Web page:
UC Davis Agricultural and Resource Economics

Jishnu Das, World Bank

Human Capital Accumulation and Disasters: Evidence from the Pakistan Earthquake of 2005

Date and Location

Tuesday, June 4, 2019, 4:10 PM - 5:30 PM
ARE Library Conference Room, 4101 Social Sciences and Humanities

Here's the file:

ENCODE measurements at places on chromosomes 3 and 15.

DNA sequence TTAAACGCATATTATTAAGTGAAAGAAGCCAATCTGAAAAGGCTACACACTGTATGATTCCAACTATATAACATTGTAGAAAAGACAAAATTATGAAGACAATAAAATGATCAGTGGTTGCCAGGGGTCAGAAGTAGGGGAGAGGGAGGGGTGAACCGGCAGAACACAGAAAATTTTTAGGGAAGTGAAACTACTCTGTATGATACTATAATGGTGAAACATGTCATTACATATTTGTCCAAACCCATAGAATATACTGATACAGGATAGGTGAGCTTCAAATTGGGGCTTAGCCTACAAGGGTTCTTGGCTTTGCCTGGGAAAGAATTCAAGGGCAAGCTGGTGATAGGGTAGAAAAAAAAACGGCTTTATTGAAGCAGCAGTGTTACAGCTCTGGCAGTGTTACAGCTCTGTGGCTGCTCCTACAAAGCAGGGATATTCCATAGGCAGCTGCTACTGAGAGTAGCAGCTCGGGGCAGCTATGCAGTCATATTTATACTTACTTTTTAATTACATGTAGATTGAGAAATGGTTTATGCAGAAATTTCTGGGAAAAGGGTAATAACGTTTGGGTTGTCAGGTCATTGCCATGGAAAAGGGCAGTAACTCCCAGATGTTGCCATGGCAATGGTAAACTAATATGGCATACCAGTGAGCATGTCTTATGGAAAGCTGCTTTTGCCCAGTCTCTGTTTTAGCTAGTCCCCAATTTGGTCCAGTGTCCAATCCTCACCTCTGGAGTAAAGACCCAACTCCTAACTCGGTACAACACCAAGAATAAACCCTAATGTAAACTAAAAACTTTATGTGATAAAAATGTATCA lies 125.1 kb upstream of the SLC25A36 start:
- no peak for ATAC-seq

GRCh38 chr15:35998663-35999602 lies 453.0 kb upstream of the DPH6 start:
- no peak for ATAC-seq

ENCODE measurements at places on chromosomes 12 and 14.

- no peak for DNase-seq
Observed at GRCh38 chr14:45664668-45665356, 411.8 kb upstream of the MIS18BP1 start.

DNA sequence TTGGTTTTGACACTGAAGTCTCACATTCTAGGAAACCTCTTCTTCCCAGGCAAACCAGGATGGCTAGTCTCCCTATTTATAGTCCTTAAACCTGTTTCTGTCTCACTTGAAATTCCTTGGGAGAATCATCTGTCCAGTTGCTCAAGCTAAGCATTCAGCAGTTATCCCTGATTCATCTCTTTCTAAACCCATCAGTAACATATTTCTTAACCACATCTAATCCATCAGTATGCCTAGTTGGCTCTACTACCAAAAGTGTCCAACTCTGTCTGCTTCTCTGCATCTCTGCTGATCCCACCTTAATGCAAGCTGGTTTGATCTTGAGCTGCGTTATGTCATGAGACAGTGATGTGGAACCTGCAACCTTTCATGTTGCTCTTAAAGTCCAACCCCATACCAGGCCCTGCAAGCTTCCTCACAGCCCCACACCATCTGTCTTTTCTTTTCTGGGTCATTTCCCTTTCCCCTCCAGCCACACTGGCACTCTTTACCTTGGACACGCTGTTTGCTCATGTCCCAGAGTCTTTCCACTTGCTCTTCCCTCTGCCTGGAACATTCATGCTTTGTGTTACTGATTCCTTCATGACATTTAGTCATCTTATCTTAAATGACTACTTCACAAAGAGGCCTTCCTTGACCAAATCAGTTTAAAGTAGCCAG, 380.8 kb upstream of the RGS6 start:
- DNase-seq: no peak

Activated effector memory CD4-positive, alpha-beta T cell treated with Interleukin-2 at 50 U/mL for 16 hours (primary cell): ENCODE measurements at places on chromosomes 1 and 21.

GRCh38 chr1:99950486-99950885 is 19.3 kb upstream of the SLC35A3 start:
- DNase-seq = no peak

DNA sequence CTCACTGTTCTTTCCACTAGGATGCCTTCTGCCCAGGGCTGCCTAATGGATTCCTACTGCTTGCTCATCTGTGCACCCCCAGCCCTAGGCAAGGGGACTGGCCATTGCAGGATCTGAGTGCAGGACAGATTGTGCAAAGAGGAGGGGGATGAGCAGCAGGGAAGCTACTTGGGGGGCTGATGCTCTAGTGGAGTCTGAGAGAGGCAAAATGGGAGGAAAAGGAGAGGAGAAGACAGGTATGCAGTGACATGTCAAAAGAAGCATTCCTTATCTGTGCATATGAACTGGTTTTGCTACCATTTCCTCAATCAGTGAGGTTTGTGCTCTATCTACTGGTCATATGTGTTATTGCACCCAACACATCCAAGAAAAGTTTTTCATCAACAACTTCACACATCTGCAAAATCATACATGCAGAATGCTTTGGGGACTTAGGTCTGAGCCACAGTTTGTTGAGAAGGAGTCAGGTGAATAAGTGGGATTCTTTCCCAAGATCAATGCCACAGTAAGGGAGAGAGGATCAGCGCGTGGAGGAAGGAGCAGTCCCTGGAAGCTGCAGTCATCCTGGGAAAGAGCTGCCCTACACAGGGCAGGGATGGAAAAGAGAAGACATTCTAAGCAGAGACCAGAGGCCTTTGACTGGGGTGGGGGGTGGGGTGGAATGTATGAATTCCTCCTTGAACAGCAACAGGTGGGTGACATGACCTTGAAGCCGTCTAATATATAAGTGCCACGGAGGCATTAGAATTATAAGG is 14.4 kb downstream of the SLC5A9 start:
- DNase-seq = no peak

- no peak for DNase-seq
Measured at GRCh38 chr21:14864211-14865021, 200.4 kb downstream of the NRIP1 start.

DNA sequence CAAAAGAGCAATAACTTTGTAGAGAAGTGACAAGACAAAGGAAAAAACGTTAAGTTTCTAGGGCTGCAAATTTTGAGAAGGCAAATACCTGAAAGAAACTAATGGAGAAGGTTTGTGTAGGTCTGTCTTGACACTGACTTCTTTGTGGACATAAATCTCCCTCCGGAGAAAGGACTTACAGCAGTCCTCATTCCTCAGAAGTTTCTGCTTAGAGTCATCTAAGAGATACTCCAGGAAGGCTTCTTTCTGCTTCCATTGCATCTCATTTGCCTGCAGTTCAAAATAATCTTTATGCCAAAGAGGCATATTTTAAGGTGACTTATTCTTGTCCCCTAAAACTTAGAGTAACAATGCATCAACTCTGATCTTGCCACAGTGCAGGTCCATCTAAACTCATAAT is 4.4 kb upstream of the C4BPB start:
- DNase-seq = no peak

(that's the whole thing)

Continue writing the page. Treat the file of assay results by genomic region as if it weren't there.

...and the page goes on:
We trace the effects of a large-scale disaster on children in a poor agrarian economy with low capital stocks. Using a new dataset from a survey conducted four years after the devastating Kashmir earthquake of 2005, we document three causal results. First, public infrastructure, household consumption and adult weight recovered to parity between areas close to and far from the fault line. Second, infants in the critical first thousand days at the time of the earthquake accumulated large stature deficits in terms of height for age, with the youngest the most affected. Children aged 3 through 15at the time of the earthquake did not suffer growth shortfalls, but they now score significantly worse on academic tests. Third, children whose mothers completed primary education were fully protected against the emergence of a test score gap. As the children most affected were those who lived with uneducated mothers, these differential dynamics contribute to the persistence of socioeconomic inequalities. Even if capital stocks fully recover, the divergence in human capital acquisition may be key to understanding the income paths of generations affected by large shocks. A full census of the sampled villages allows us to estimate that in the most affected areas, 53% of the households had children subject to the growth shock and 84% of school-age children had uneducated mothers and bore the full brunt of the learning shock.

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